In this segment from Motley Fool Money, the team considers the state of the wireless business in the U.S.
No. 1 player Verizon (NYSE:VZ) saw its number of subscribers shrink last quarter, and based on numbers from the past several years, it appears consumers are happily switching to the more competitive services of T-Mobile (NASDAQ:TMUS), and to a lesser degree, Sprint.
A full transcript follows the video.
This video was recorded on April 21, 2017.
Chris Hill: For the first time ever, Verizon reported a quarterly loss. David, I'm sure there are other things of note in their first quarter report but a loss?
David Kretzmann: Yeah. It was their first-ever quarterly decline of wireless subscribers. So, they're finally, I think, feeling some pressure from T-Mobile and Sprint. But I think T-Mobile deserves a lot of the credit here. T-Mobile has really been aggressively going after Verizon and AT&T. Since 2013, the number of wireless subscribers with T-Mobile has grown from 44 million to over 71 million today. Verizon has 145 million, so they're still in that lead position. But I think they might be getting a little bit complacent here, and I think there is room for T-Mobile to disrupt Verizon and continue to gain some share. There was a recent spectrum auction with the FCC, essentially, where companies like Verizon, AT&T, and T-Mobile can bid on that spectrum from the FCC to grow their networks and grow the amount of data they can process and the speeds and so forth. T-Mobile spent nearly $8 billion for 45% of the available spectrum in that auction. AT&T did $900 million. Verizon didn't bid anything, they didn't bid for any of the available spectrum. For me, that signifies it. Maybe Verizon is a little bit complacent here. That leaves a lot of room for T-Mobile to boost the speed and capacity of their network. I like the position that T-Mobile is in. Over the past year, T-Mobile shares are up 61%, Verizon down 4%.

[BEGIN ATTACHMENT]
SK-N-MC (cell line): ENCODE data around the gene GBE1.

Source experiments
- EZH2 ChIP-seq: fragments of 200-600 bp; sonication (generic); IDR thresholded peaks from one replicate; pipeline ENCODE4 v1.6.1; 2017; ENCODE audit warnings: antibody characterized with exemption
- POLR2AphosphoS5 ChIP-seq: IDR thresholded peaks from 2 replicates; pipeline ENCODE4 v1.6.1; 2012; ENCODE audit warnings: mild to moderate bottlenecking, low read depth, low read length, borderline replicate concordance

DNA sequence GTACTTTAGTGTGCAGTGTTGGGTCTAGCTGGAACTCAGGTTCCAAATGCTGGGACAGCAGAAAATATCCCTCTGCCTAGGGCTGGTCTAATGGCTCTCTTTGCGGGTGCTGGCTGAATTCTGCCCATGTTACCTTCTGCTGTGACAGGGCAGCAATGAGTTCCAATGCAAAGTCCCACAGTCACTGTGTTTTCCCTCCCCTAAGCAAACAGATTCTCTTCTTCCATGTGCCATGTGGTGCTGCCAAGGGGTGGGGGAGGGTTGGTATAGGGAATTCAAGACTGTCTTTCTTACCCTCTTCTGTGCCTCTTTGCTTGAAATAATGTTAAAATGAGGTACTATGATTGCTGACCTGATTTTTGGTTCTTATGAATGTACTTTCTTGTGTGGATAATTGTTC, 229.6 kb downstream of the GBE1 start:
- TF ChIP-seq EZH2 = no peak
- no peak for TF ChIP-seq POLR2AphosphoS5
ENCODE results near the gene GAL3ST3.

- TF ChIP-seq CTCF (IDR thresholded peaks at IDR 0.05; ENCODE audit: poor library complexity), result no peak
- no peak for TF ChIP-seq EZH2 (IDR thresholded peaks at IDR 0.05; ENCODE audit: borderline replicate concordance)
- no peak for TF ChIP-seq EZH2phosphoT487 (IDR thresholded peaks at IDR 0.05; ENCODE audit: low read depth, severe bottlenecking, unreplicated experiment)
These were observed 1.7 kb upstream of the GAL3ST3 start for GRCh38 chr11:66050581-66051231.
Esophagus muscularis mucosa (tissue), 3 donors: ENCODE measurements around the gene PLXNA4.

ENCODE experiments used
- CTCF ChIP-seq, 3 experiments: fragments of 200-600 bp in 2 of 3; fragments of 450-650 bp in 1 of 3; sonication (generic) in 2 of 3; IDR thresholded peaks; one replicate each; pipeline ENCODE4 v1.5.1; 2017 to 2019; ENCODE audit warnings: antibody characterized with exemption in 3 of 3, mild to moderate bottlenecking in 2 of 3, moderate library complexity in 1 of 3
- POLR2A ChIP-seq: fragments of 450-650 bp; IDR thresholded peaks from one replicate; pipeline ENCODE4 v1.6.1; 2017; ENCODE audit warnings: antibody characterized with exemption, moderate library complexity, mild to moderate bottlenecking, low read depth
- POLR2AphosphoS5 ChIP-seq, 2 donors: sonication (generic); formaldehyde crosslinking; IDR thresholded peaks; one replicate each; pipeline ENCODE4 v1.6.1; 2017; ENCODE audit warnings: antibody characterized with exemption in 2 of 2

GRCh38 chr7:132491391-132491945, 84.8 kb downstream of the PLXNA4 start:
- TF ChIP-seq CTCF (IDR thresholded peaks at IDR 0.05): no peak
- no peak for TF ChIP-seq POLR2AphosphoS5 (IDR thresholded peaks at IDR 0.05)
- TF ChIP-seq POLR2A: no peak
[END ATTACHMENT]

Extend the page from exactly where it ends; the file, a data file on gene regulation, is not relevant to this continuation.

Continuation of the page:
Hill: Is there a CEO in the public market that's more entertaining on Twitter than T-Mobile CEO John Legere? The way he just aggressively trolls, in particular, Verizon?
Kretzmann: Somehow he worked #verHIGHzon into one of his tweets going after Verizon CFO, he said, "Stop gouging your customers and start doing more for them! Seriously, how #verHIGHzon are you?!?"
Jason Moser: He actually sent that out on 4/20, too, right? April 20th? There you go.
Kretzmann: The man's brilliance just compounds.
Chris Hill has no position in any stocks mentioned. David Kretzmann owns shares of T-Mobile US and Twitter. Jason Moser owns shares of Twitter. The Motley Fool owns shares of and recommends Twitter and Verizon Communications. The Motley Fool recommends T-Mobile US. The Motley Fool has a disclosure policy.